London rents hit record £553 a week average as shortage continues

Demand for rental properties has been increasing as people flocked back to the capital, with supply still short

The average price of renting a property in London hit £553 a week in September with almost 30 prospective tenants applying to rent each property on the market on average.

The record average of £553 eclipsed the previous high of £549 seen in June of this year, according to the latest data from Foxtons, with estate agents describing the levels of demand being shown in the capital as “extreme”.

The record average of £553 eclipsed the previous high of £549 seen in June of this year

Managing director of lettings at Foxtons Gareth Atkins said: “The lettings market in September continued to grow as we hit a new record high for the average rental price.”

He added: “This demand was triggered by huge numbers of new renters looking for property. Students physically returned to London post-Covid, corporate relocations resumed at full pace and rising interest rates persuaded some buyers to continue renting in the immediate future.”

The number of new listings to the market fell by 38% last month when compared to the same period of last year, with more than three-quarters of tenants choosing to renew their current contract rather than move on.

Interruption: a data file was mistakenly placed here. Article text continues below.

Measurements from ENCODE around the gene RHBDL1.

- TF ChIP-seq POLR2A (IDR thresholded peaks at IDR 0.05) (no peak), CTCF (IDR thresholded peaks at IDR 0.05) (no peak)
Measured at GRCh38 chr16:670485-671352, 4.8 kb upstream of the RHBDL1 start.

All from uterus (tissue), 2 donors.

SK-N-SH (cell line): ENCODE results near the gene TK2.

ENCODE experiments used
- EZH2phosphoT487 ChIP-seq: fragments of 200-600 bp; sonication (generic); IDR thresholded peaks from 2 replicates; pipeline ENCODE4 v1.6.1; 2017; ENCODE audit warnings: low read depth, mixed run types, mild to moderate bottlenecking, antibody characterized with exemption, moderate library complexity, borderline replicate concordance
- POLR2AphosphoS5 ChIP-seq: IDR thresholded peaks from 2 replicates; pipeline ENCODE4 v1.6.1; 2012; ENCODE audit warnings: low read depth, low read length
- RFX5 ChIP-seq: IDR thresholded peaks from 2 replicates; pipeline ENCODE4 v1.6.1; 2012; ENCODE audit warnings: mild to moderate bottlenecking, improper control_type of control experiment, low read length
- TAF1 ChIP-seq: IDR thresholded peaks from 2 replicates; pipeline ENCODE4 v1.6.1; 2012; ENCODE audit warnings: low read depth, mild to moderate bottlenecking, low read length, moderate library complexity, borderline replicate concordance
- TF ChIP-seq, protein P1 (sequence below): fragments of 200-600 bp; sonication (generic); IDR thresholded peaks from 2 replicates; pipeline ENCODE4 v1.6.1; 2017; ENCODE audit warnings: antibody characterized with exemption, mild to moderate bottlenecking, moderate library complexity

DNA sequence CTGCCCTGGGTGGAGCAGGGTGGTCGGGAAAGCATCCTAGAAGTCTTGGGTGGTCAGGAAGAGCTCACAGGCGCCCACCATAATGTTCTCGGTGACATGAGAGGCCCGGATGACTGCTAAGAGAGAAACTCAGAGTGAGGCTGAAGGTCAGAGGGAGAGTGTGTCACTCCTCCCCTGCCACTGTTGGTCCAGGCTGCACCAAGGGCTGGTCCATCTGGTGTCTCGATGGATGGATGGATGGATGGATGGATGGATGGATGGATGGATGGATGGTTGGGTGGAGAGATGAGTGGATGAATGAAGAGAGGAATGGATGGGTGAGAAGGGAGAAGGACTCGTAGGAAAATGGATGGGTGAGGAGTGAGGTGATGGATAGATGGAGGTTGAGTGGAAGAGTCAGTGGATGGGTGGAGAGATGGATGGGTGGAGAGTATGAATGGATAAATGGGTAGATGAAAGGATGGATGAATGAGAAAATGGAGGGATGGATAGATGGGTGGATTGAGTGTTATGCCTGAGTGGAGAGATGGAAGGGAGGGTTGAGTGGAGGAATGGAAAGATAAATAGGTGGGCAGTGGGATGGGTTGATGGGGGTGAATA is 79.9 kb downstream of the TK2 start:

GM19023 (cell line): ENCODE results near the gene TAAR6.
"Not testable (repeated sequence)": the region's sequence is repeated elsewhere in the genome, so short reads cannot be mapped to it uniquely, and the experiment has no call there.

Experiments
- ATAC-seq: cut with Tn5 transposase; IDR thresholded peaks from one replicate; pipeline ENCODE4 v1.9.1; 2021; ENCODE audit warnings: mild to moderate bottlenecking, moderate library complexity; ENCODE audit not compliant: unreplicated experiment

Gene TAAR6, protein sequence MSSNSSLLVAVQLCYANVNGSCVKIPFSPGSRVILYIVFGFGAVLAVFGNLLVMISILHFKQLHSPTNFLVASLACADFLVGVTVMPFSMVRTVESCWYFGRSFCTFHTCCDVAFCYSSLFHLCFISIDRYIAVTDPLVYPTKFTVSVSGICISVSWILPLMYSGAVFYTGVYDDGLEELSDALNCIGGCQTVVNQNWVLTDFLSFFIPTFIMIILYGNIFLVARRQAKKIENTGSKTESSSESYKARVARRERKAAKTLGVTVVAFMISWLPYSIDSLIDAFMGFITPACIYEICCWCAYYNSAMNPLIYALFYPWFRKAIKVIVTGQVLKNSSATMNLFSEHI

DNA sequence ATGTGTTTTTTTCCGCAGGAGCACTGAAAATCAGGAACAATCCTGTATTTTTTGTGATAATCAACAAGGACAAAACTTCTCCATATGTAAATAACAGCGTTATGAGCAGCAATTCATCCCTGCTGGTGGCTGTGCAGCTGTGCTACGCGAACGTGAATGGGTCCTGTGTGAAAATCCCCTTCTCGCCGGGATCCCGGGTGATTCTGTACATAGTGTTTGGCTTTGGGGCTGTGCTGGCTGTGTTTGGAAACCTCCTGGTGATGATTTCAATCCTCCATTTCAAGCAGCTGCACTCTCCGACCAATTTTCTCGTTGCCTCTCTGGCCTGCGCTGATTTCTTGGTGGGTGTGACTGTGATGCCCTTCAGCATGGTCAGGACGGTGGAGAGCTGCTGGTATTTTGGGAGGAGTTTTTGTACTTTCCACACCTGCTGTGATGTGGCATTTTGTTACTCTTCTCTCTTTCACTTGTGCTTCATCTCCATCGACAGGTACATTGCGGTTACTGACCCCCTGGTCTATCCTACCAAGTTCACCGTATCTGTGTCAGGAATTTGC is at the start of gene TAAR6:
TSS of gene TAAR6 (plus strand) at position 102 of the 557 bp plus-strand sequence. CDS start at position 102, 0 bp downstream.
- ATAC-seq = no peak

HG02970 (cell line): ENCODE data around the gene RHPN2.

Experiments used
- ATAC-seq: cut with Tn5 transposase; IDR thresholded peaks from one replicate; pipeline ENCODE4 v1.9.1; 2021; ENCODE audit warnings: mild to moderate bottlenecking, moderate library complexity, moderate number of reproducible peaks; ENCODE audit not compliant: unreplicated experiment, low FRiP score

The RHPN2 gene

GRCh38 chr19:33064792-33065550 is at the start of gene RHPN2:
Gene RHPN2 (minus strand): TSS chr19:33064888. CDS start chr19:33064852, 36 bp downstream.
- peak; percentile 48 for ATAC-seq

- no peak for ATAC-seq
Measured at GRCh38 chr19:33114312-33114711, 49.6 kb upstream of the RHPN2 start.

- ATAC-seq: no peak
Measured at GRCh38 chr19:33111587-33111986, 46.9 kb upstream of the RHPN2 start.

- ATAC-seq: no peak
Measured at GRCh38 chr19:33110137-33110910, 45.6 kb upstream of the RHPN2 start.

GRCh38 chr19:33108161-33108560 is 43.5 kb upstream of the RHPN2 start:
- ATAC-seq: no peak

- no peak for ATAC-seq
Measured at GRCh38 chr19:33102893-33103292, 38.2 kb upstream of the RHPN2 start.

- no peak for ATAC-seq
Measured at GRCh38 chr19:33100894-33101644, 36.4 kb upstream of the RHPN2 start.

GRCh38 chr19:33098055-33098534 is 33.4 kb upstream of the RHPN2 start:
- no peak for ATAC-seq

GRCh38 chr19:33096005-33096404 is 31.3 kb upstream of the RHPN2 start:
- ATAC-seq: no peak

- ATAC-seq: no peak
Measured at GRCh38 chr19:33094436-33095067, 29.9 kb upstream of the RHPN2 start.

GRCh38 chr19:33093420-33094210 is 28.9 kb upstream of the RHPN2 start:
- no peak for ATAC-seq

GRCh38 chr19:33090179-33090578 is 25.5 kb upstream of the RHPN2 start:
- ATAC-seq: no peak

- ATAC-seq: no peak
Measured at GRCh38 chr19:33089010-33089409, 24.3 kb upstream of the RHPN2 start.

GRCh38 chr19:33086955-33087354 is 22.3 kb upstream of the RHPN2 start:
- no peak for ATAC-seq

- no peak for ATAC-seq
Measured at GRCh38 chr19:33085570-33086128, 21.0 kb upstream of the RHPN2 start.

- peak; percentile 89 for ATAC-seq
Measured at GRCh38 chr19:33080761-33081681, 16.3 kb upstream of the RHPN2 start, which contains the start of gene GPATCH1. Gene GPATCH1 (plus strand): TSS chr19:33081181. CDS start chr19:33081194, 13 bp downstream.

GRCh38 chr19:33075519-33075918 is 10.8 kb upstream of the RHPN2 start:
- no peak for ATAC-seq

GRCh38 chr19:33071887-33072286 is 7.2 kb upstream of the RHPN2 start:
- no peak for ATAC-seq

The most expensive area to rent in the capital remains in central London with an average rental cost of £636 per week in September, up 30% from the same period last year.

South and east London remained the most popular place to rent in terms of application, with an average of 37 per property recorded in both locations.

Sarah Tonkinson, a managing director at Foxtons, said: “The normal seasonal trends you’d see in the third quarter were taken to their extremes this year.”

She added: “August and September are always peak lettings season. Now that we are past the peak, renter demand should relax as it does in the fourth quarter, but I suspect it’ll remain significantly higher than we’d typically see for October.”